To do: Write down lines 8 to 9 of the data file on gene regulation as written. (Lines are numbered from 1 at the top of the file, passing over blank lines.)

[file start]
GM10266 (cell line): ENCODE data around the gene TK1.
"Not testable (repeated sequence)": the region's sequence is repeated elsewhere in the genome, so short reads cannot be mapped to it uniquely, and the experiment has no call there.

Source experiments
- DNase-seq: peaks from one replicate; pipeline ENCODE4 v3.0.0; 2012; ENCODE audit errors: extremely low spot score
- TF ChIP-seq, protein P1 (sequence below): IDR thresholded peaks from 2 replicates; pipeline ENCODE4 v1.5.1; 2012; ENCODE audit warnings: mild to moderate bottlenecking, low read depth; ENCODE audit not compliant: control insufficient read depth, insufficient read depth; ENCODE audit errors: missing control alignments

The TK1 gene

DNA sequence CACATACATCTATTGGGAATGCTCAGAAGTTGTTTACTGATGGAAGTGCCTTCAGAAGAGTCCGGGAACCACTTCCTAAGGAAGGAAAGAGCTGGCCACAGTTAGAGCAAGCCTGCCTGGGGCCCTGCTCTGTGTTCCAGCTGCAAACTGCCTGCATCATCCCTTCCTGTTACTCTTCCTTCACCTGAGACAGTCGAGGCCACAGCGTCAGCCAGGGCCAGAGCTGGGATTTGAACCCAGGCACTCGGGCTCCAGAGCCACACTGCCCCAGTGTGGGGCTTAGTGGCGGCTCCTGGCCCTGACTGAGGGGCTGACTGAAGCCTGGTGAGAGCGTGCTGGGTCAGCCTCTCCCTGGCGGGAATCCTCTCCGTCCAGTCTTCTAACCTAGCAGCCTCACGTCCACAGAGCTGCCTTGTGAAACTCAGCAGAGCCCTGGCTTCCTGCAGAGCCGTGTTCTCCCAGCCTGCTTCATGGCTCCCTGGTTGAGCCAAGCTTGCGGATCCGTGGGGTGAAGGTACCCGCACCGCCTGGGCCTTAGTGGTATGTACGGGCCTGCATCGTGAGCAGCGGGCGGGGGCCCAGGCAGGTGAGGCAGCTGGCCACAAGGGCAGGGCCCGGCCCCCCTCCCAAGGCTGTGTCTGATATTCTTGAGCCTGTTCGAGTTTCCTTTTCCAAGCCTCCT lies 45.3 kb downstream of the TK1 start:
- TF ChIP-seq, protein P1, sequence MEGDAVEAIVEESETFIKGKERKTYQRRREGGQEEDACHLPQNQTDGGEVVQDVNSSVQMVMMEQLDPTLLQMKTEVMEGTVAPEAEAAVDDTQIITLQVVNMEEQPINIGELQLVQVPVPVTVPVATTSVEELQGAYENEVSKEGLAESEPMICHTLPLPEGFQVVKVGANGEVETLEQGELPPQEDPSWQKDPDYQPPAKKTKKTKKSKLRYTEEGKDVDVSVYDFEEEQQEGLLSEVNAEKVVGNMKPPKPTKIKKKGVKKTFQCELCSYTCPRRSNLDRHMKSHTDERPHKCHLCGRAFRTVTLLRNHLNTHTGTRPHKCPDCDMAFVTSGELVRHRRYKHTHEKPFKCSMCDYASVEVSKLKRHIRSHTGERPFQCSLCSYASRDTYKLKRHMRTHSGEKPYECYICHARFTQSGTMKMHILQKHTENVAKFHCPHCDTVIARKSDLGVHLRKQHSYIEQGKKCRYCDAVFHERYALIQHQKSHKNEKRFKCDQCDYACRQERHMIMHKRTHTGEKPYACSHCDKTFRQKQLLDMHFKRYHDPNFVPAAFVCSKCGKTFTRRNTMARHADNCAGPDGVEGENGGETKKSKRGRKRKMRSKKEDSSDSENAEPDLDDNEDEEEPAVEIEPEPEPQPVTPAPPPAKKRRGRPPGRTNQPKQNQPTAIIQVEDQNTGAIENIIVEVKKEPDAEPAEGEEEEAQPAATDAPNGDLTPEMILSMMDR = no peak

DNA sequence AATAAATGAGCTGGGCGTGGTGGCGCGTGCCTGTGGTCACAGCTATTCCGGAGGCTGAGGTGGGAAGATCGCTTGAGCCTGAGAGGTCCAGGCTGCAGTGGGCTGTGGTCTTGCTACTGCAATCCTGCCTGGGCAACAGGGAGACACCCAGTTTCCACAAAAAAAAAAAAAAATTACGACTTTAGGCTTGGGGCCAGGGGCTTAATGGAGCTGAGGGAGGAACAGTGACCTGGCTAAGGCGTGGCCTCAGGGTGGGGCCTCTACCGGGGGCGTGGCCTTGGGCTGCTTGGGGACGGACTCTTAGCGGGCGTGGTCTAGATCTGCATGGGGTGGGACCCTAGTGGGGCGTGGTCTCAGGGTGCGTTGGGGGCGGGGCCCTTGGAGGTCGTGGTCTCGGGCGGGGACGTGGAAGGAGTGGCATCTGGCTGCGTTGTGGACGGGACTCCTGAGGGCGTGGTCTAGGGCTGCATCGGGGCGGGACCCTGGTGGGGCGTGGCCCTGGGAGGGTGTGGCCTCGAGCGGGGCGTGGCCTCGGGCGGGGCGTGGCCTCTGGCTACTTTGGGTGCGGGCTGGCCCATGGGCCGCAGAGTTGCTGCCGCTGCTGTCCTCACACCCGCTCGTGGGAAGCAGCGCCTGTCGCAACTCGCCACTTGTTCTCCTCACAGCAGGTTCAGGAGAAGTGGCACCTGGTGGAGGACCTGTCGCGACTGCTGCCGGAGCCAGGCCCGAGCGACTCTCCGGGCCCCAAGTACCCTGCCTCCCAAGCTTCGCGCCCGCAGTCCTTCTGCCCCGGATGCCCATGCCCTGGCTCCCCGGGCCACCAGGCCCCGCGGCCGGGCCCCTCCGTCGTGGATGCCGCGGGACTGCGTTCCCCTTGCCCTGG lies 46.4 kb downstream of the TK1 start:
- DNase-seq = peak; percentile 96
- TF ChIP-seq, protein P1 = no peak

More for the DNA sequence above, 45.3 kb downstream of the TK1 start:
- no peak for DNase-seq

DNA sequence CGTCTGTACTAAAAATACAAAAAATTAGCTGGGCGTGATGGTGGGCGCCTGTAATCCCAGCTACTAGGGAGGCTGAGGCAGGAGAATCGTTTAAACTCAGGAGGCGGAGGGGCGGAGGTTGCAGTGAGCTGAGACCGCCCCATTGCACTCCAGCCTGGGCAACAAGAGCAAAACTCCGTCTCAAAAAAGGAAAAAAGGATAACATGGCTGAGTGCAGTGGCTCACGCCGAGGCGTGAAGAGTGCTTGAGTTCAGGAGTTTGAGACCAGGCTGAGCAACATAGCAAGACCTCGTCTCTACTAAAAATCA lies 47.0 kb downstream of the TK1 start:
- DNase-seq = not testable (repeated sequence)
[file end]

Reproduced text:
- TF ChIP-seq, protein P1, sequence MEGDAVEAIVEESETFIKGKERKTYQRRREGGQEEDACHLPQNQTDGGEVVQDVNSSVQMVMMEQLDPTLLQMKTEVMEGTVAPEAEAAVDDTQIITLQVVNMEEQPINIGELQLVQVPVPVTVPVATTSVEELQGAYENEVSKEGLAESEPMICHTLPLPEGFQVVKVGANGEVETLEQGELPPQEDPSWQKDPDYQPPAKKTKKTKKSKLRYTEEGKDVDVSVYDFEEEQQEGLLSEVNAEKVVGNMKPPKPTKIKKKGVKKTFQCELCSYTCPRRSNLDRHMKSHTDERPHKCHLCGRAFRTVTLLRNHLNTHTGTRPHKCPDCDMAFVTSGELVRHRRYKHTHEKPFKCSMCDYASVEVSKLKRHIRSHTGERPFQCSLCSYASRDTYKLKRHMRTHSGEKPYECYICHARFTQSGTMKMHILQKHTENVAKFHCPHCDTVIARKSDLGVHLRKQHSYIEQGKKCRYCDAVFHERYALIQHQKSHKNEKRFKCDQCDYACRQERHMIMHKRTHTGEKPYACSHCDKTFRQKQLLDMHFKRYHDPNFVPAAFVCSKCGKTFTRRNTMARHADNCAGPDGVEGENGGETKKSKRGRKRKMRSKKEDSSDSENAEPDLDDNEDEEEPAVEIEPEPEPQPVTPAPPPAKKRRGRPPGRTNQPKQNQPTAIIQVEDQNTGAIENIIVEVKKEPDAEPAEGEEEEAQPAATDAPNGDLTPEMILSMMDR = no peak

DNA sequence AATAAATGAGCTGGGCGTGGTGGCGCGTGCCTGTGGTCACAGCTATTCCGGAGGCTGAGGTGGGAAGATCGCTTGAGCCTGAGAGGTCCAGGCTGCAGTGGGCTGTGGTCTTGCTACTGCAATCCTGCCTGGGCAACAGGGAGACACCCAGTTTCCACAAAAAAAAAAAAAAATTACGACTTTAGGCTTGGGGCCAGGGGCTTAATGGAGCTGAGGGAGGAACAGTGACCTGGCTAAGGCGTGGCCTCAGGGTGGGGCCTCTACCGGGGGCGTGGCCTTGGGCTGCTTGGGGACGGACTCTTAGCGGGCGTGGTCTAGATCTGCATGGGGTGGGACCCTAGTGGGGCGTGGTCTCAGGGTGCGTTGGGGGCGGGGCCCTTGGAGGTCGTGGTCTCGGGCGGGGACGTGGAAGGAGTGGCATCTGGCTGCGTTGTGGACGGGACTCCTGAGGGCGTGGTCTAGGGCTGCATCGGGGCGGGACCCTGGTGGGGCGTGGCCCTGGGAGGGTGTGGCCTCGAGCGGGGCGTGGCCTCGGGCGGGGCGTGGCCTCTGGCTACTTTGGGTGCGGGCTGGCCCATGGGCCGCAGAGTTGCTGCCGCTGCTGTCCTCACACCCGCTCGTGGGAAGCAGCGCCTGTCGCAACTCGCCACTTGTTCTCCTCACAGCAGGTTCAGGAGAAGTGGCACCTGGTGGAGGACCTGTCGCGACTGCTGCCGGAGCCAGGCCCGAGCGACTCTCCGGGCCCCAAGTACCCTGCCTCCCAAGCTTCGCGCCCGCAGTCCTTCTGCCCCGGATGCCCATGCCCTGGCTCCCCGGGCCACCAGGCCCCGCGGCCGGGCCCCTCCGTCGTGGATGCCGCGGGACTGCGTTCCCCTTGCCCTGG lies 46.4 kb downstream of the TK1 start: